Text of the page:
Why corporate Australia and startups need each other – StartupSmart

Big businesses urgently need to collaborate with startups in order to turn Australia into an “innovation hub” and stem the brain drain of entrepreneurs leaving the country, StartupAUS CEO Peter Bradd says.


The peak body for Australian startups released a new report on Tuesday morning examining the need for corporates to build relationships and partnerships with the startup sector, and the mutual benefits involved with this.


Big businesses have an important role to play in ensuring Australia’s best entrepreneurs stay in the country, Bradd tells StartupSmart.

“Startups and entrepreneurs can and will move to international hubs,” he says.


“But big businesses are stuck here in Australia – they can’t just pick up their operations and move overseas.


“They’ve got a lot of power so they need to be using their influence to get the government to continue to support innovation.”


Turning Australia into an innovation hub


The report identifies a need for Australia to become a hub for all things startup in order for local companies of all sizes to compete against the big international players.


“There is no perfect substitute for innovating in an innovation hub,” Bradd says.


“Australia is not an innovation hub, and if we are not an innovation hub then how will our biggest companies continue to innovate and compete with the more nimble international players?”


He says large businesses show a keen interest in partnering with startups but this often doesn’t translate to their actions.


“They come to an event, they talk and they get quite excited but then they go away and get back to business as usual,” Bradd says.


“It’s difficult to make this a priority – the longer term work just isn’t being done.


“Business is too busy talking about their business models today rather than talking about the kind of environment they need to create the business models for tomorrow.


“We are so far behind and we need big business to be championing the message that they need Australia to be an innovation hub as well.”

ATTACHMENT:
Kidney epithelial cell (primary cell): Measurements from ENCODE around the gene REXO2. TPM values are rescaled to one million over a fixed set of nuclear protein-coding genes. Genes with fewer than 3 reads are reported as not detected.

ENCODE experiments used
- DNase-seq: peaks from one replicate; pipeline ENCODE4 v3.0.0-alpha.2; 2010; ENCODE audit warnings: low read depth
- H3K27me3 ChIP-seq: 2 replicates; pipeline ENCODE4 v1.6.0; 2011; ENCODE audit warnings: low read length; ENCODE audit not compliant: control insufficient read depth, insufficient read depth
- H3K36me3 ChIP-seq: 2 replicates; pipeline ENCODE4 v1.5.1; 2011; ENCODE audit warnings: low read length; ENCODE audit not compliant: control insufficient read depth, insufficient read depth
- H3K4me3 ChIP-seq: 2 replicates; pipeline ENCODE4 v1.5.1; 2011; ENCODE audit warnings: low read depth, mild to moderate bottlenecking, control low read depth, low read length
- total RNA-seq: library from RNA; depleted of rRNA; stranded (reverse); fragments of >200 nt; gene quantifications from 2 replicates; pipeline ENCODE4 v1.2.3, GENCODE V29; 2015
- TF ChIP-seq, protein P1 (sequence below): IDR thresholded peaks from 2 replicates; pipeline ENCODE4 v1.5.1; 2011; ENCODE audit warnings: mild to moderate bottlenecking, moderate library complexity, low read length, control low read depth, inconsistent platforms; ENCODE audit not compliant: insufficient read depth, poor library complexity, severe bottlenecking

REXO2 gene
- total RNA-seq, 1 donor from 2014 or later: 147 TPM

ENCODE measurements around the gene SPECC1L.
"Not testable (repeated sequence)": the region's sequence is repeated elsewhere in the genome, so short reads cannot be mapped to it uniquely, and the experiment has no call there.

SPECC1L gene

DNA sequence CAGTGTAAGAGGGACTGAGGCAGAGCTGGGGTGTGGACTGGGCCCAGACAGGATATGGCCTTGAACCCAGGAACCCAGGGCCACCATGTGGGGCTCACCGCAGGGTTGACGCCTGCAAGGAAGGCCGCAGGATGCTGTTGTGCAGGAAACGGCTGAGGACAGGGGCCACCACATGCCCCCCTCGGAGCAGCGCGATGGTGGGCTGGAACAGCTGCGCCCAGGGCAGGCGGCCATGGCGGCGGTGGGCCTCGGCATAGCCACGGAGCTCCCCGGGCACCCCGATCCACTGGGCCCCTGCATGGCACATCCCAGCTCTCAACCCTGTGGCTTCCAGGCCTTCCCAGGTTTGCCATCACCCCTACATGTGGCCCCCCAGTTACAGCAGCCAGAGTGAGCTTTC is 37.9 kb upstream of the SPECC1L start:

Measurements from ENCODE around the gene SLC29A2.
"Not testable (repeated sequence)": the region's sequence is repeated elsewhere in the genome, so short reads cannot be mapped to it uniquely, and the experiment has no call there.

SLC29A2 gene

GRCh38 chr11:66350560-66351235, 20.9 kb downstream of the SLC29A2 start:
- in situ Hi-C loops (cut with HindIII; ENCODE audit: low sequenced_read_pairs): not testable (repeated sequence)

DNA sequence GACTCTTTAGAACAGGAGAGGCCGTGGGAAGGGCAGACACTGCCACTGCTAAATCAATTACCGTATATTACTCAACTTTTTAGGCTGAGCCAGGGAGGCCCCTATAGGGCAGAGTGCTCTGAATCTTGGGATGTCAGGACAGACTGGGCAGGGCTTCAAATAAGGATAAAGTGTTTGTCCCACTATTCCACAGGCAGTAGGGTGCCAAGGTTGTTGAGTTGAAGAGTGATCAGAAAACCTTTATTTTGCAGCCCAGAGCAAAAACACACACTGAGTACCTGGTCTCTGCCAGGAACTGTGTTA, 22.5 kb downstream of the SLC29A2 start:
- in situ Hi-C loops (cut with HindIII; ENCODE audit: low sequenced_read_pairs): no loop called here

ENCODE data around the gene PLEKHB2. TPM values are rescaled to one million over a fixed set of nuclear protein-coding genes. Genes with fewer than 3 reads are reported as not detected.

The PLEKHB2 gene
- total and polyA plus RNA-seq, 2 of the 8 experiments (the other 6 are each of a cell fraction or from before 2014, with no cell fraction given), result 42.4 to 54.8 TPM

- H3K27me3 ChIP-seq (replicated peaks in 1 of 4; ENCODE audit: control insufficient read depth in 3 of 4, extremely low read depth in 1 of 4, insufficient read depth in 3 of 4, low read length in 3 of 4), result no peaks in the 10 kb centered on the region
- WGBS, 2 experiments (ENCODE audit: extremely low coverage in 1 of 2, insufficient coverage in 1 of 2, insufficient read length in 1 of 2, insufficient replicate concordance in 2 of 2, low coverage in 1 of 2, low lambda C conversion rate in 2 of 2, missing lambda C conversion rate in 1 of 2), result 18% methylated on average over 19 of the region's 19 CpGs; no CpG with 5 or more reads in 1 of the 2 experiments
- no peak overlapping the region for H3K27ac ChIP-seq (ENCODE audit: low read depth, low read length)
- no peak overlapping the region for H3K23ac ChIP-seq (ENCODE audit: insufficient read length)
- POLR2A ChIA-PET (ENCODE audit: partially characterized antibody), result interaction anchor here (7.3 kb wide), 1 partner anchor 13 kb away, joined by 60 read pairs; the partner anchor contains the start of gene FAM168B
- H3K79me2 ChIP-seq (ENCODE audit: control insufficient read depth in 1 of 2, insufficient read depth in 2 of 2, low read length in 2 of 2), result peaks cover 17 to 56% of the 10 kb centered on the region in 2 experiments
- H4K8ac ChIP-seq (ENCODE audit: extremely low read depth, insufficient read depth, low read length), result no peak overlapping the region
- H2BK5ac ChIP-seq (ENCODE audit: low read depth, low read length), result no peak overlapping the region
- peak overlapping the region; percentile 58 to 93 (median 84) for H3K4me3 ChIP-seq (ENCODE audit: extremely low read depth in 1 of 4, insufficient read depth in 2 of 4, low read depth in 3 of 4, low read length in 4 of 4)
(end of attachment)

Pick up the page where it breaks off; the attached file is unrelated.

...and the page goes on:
The need to work together


The StartupAUS report, Scaling up our growth opportunities – Why Australia’s big business economy is working to create a thriving startup environment emerged from a roundtable discussion held in August by StartupAUS and KPMG with senior executives from the ASX 20.


The main conclusion from the discussion was that without this “vibrant startup environment” then the larger organisations “face increased risk of disruption from startups overseas”.


“Tech startups are actually vital to the existing companies servicing existing markets – especially in the digital world that we are currently living in,” the report says.


“It is essential they work with external entrepreneurs and innovators. In doing so they can bypass internal barriers, outsource a lot of the initial risk and allow for much more speed and agility.”


There are also many benefits on offer for startups that are willing to collaborate and partner with the corporates – most importantly with getting access to large markets and customer bases, Bradd says.


“Today you’ve got innovation leads in most of Australia’s biggest companies with a mandate to work with companies and co-develop,” Bradd says.


Three key requirements for big businesses interacting with startups emerged from the report:


– Acquire startups to improve current businesses and explore new revenue streams 

– Partner with, become customers of, license from and co-develop ways to reduce costs and increase       efficiencies

– Cultivate the talent these startups have through exposure to them or more permanently through acqui-hire or headhunting

“Australia’s top 20 companies must have a vibrant culture of innovation within and around them,” the report says.


“It is essential they work with external entrepreneurs and innovators. In doing so they can bypass internal barriers, outsource a lot of the initial risk and allow for much more speed and agility.”


A way of life

An important part of turning Australia into an innovation hub is ensuring startups are “visible and prevalent” in the day-to-day lives of Australians – that they are a “way of life”.


“Just like plants need water, air, nutrients and sunlight to grow, industry needs a pro-entrepreneurial culture,” Bradd says.


“The existence of startups provides a serendipity towards innovation, in giving the right entrepreneurs the right opportunities to come up with solutions that allow the largest organisations to innovate, if not become disruptors themselves.”


A big part of this culture change has already started to take place with the recent change in political leadership, he says.


“We’ve gone from a PM that wouldn’t talk about innovation to a PM that almost only talks about innovation,” Bradd says.


“Turnbull is going to celebrate innovation and entrepreneurship. Just like we celebrate music stars and sport stars, we need to celebrate our best entrepreneurs.”



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